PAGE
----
Wirelessly Navigating Robotics: The Role of WLANs in Robotics Technician Work

May 30, 2024
digital data and big data concept

There’s arguably no other industry that has changed more in the last couple decades than the manufacturing industry. Everything - from SCADA systems, wireless sensors, and articulated autonomous robots - has experienced considerable evolution, all to the benefit of manufacturers the world over.  The resulting expansion of operations is intrinsically tied to the manner in which communications and controls are performed throughout the facility - enter Wireless Local Area Networks. 


While traditional industrial settings require copious amounts of wiring to connect field devices to control equipment - this leaves facilities somewhat limited in the technological advancements that can be leveraged. In this article, we’ll define WLANs, what benefits they bring to the table, best practices for establishing industrial WLANs, and highlight some of the key technologies that benefit from their use.

What is a Wireless Local Area Network (WLAN)?

In layman’s terms, a WLAN, or Wireless Local Area Network, is a network of wirelessly connected computers and other devices that “talk” to one another using radio transmissions. The manner in which they communicate is through the exchange of labeled packets of information that, in addition to the data itself, contain instructions for proper delivery. Each device in the WLAN has its own unique MAC (Media Access Control) address. When a packet is sent from one device to another the MAC address tells the network what device is the “sender” and which device is the intended recipient. 


If you aren’t well-versed in WLANs or the security protocols in place to keep the information transmitted within them safe, you might be wondering, how secure are these networks and how easily could someone intercept the data traveling between two endpoints? Moreover, if they are considered less secure than a wired network, why would a business of any size trust a WLAN with their company’s data? Full disclosure, WLANs can be less secure relative to a wired network. For example, if a WLAN has little to no security a competent hacker could very well intercept the signal that is being broadcast. With a wired network, this same bad actor would need to locate a physical point to access the network or break through a configured external firewall before they could gain access.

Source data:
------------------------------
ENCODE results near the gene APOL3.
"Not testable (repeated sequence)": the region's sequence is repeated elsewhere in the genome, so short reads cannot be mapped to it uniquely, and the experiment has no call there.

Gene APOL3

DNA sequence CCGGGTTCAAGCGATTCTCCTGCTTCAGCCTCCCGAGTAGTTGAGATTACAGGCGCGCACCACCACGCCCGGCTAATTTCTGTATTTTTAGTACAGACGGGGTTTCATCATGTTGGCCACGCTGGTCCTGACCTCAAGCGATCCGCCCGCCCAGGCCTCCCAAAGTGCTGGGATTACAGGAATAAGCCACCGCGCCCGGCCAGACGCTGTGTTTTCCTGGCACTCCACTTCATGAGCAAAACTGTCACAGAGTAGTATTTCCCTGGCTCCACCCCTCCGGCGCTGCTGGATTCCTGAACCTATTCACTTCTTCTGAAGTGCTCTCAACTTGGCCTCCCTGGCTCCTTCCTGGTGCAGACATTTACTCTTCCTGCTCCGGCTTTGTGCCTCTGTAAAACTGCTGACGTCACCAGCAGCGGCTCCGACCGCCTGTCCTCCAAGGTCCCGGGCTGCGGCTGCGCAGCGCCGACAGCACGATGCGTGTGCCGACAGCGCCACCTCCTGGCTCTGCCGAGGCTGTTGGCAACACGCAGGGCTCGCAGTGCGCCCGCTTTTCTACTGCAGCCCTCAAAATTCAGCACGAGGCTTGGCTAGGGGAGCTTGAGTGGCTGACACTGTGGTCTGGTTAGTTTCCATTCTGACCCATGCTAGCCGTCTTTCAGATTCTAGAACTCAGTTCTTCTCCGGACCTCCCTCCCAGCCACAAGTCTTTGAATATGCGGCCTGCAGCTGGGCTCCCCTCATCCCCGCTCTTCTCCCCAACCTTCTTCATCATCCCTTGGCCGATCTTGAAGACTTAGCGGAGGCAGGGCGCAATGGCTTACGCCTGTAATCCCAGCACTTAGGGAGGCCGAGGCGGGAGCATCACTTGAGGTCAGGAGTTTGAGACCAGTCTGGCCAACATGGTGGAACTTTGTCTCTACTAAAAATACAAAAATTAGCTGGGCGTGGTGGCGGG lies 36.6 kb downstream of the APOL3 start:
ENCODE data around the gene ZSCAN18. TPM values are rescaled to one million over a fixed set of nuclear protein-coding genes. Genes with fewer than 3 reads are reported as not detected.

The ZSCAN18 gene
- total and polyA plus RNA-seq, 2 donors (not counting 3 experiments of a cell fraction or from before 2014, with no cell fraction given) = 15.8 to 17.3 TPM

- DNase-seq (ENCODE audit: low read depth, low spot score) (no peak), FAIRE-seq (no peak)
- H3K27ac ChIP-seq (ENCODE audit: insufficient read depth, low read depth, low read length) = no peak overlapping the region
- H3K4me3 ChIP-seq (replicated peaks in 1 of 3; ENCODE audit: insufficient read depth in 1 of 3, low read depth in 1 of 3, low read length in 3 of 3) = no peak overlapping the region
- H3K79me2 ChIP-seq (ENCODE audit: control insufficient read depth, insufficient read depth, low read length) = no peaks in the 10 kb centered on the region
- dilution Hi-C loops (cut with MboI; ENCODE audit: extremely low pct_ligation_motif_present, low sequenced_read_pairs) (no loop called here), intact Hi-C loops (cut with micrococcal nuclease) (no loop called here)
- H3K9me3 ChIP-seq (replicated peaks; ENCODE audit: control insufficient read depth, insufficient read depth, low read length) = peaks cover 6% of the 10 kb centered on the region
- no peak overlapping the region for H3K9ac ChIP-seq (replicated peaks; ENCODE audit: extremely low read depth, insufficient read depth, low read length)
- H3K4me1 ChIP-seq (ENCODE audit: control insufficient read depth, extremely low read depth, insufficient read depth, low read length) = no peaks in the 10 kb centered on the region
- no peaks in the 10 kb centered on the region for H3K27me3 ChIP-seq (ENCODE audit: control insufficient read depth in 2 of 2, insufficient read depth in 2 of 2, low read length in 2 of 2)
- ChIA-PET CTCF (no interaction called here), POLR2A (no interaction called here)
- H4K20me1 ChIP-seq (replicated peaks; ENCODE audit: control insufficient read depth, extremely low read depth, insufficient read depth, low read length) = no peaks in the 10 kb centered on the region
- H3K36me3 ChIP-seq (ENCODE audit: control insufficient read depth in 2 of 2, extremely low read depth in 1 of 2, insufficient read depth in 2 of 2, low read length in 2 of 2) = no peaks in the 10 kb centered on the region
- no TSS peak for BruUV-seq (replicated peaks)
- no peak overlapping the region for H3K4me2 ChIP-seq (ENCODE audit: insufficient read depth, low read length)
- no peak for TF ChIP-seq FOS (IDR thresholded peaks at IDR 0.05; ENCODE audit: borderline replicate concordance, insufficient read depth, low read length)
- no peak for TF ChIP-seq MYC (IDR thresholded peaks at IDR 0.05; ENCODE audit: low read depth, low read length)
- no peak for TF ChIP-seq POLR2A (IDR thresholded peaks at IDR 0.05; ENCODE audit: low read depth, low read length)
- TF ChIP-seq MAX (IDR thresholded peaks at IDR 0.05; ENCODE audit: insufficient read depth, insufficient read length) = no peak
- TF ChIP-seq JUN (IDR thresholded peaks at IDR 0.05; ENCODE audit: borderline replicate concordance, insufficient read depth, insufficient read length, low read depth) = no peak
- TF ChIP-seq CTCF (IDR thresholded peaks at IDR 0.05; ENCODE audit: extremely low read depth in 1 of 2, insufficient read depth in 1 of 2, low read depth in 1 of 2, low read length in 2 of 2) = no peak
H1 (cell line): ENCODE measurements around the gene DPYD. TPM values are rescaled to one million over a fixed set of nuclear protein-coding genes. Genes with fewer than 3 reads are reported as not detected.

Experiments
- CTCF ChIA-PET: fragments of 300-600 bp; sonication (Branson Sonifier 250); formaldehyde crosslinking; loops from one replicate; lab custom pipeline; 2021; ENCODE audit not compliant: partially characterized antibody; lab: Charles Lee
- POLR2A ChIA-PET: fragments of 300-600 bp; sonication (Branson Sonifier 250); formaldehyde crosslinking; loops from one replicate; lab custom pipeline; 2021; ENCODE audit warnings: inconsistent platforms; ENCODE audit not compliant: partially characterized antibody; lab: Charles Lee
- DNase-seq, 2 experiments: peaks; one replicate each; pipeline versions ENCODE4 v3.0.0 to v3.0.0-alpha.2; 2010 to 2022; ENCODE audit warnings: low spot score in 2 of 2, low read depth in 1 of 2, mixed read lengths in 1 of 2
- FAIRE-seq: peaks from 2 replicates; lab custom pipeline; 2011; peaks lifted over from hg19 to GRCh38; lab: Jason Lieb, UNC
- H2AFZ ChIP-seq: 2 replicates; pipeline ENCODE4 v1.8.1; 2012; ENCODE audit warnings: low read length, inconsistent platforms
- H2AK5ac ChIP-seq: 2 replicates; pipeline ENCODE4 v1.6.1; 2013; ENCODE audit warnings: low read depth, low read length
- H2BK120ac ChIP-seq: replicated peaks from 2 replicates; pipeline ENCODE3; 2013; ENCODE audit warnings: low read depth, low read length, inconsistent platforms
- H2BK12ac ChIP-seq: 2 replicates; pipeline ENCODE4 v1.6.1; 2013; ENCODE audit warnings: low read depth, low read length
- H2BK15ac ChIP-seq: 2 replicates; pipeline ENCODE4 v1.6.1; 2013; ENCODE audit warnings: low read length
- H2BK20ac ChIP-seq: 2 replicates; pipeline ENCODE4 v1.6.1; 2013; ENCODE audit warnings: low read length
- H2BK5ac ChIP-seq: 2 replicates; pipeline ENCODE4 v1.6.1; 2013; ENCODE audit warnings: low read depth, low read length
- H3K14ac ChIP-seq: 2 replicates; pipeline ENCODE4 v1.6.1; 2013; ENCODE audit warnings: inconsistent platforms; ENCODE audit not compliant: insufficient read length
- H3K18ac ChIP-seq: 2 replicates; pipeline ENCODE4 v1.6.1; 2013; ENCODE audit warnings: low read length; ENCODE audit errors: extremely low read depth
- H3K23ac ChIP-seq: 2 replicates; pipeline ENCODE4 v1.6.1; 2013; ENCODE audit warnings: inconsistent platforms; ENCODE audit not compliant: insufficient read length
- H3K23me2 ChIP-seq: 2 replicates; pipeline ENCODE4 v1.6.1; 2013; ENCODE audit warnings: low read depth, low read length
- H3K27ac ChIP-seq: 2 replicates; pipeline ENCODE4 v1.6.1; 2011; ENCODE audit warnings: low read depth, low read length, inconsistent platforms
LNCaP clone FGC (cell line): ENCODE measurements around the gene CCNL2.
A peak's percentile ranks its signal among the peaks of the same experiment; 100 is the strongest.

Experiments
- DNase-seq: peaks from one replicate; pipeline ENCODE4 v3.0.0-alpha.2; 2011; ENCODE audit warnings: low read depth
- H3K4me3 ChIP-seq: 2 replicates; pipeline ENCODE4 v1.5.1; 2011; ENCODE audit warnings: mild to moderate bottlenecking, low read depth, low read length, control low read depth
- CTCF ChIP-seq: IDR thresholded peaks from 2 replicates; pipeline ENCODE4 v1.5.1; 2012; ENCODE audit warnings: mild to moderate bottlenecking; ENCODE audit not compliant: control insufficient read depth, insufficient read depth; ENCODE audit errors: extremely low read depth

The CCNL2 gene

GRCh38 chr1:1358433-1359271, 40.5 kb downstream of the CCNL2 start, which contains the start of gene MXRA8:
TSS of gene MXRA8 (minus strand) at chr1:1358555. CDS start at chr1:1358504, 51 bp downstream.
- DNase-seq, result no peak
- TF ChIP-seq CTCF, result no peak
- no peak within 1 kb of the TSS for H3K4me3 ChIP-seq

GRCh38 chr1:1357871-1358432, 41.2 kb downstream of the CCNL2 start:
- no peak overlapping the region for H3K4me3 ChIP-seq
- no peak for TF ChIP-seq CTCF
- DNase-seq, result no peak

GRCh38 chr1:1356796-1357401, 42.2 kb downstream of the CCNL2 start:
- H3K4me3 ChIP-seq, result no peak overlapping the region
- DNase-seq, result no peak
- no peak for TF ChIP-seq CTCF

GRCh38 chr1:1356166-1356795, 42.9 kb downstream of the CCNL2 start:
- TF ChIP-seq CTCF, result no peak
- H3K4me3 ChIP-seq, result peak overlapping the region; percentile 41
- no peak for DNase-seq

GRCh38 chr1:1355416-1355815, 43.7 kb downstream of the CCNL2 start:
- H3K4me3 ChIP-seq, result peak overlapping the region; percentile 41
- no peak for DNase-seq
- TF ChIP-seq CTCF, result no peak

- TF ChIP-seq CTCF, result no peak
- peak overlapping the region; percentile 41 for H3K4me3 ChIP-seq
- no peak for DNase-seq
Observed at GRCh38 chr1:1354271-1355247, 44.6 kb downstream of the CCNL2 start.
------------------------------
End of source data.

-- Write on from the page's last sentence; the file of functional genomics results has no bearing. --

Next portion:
It would however be inaccurate to say that WLANs are inherently unsafe and unreliable, or to imply they have no place in a practical business environment where data security is a key factor. The data interception scenario mentioned above can be negated using tried and tested security methods, one of which was already introduced: MAC addresses. Though these addresses facilitate the transfer of information between authorized stations, the same cannot be said for unsanctioned stations. MAC addresses are a great first line of defense - however it is possible for a skilled and determined hacker to “spoof” a MAC address in order to trick the network into thinking their workstation is authorized to exchange data. Fortunately, WLANs leverage additional layers of security to mitigate address spoofing and other methods of unauthorized access in keeping the network safe, the most common of which is data encryption. More often than not, WLANs will be protected by a Wired Equivalent Privacy (WEP) or Wi-Fi Protected Access (WPA) encryption. The former encrypts transmitted data using a static 64- or 128-bit hexadecimal key. This is considered a static key because all data being transmitted, regardless of the device, will use the same key. The latter encryption method differs in that it does not use a static key, but rather leverages a temporal key integrity protocol, which dynamically changes the key used by the system. In doing so, it prevents hackers from being able to create their own matching version of a key used by a secured network.

The Benefits of WLANs in Industrial Automation Systems

There are significant benefits to using a WLAN, especially when it comes to industrial automation systems. Many industrial facilities are quite large and it can be quite costly and cumbersome working with wired networks, particularly if changes in production necessitate changes in layout on a semi recurring basis. 


WLANs are nothing if not flexible; this type of network supports communication between all manner of connected devices including, but not limited to, computers, robotics, sensors, and various other types of industrial equipment. When it comes to installation and management of a WLAN versus a wired network, there’s really no comparison. Since WLANs use less physical equipment than a wired network, the net result is a reduction in the time it takes to install the network, a lower overall cost of the network, and infrastructure that takes up less physical space. 


From an operations scalability perspective, WLANs are much more amenable to expansion, as it is much easier to connect additional users and devices to the network. Management of the network itself can more or less be done remotely, as a user interface provides visibility into the health of the network, data collection, and more. 

Modern Industrial Robotics Require Wireless Communications